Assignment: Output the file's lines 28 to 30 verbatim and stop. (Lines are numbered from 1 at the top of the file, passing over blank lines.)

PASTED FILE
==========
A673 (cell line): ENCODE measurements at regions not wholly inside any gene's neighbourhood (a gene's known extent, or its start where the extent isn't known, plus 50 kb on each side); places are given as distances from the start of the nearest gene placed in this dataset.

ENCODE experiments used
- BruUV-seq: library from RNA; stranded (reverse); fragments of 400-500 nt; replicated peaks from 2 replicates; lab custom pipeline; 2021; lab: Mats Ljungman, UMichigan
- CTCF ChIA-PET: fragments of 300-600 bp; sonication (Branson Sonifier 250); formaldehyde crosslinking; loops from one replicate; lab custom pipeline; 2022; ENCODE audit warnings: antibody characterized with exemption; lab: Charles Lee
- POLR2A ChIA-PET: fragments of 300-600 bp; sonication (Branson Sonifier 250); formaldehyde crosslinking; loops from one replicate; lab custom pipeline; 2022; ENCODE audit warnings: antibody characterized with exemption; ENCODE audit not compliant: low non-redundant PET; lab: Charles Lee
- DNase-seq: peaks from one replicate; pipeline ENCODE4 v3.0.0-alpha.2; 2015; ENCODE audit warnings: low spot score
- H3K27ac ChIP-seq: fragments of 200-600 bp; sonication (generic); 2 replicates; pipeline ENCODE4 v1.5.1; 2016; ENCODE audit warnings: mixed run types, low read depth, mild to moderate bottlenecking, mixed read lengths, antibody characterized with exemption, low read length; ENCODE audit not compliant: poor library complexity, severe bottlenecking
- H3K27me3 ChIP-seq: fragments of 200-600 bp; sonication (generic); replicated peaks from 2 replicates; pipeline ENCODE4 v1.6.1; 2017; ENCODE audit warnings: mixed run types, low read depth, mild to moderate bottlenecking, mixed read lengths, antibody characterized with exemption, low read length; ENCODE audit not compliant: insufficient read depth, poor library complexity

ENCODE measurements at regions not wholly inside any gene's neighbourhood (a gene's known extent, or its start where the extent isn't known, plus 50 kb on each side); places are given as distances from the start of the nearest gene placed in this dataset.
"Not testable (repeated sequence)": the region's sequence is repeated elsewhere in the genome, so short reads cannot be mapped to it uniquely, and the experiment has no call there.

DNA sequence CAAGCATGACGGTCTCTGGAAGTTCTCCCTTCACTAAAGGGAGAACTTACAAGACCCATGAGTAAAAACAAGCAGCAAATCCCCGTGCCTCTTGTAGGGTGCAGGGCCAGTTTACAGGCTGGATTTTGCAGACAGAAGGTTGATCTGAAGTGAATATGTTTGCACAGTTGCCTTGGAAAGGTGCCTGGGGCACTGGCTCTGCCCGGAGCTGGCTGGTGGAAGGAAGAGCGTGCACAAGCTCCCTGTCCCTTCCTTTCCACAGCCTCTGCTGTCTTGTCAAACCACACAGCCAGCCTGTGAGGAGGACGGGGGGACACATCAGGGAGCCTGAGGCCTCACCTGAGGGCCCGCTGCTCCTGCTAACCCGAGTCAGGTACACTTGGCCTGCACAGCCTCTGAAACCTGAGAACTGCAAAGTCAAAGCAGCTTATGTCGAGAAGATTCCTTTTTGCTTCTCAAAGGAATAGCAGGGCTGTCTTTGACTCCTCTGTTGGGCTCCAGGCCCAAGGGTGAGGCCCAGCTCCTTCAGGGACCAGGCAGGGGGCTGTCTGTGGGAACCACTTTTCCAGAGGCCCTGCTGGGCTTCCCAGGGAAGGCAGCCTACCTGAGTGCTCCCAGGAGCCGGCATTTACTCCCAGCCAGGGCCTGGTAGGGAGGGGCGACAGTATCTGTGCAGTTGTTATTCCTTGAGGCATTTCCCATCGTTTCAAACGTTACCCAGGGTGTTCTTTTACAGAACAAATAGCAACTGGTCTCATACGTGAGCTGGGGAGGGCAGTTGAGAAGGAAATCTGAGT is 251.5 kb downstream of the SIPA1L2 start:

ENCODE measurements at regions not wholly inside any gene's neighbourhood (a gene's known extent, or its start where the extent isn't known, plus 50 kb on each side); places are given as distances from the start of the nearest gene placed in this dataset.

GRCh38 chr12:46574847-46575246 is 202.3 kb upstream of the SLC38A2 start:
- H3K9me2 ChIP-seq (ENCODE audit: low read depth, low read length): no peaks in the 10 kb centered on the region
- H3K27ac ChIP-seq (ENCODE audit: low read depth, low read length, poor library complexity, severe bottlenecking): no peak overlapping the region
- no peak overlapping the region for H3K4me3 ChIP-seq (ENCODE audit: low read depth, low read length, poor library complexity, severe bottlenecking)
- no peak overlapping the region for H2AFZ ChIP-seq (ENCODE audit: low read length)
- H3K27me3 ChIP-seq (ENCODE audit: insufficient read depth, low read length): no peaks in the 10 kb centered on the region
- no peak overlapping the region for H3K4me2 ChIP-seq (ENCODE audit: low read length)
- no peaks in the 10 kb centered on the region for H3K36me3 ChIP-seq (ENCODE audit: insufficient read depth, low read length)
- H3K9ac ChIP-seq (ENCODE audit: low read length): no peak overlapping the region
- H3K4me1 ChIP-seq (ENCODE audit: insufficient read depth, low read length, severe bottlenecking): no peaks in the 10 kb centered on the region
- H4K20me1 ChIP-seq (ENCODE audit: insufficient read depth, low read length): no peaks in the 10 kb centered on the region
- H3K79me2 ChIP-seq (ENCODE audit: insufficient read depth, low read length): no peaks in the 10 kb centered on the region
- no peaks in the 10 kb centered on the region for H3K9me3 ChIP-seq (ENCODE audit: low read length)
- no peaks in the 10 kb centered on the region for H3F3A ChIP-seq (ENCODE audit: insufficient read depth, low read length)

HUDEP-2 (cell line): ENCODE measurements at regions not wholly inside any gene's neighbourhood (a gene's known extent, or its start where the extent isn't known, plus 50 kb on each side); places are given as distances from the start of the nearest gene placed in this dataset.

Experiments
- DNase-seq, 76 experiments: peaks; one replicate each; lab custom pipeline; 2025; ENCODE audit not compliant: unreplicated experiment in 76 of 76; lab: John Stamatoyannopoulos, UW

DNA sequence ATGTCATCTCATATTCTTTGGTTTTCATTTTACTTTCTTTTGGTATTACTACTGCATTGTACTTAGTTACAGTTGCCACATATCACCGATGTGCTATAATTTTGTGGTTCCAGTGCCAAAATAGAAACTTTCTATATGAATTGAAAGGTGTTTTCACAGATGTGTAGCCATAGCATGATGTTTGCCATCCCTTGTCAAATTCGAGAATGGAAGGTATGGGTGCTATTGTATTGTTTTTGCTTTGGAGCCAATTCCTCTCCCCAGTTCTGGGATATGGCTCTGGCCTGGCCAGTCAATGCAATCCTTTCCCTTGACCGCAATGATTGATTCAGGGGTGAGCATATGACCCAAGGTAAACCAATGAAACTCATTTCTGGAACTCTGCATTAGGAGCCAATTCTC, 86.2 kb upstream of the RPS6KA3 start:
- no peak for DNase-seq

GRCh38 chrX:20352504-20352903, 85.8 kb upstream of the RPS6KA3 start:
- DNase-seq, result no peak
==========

Experiments
- DNase-seq, 76 experiments: peaks; one replicate each; lab custom pipeline; 2025; ENCODE audit not compliant: unreplicated experiment in 76 of 76; lab: John Stamatoyannopoulos, UW

DNA sequence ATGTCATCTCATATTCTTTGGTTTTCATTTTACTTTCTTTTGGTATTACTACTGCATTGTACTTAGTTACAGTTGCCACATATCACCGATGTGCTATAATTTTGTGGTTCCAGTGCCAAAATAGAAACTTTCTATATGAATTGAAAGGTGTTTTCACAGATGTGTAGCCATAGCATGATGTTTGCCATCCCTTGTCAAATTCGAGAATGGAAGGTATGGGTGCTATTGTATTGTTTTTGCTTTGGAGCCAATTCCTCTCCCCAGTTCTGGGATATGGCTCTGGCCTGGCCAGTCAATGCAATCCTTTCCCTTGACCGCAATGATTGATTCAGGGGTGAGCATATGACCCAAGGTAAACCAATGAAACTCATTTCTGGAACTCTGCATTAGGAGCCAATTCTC, 86.2 kb upstream of the RPS6KA3 start: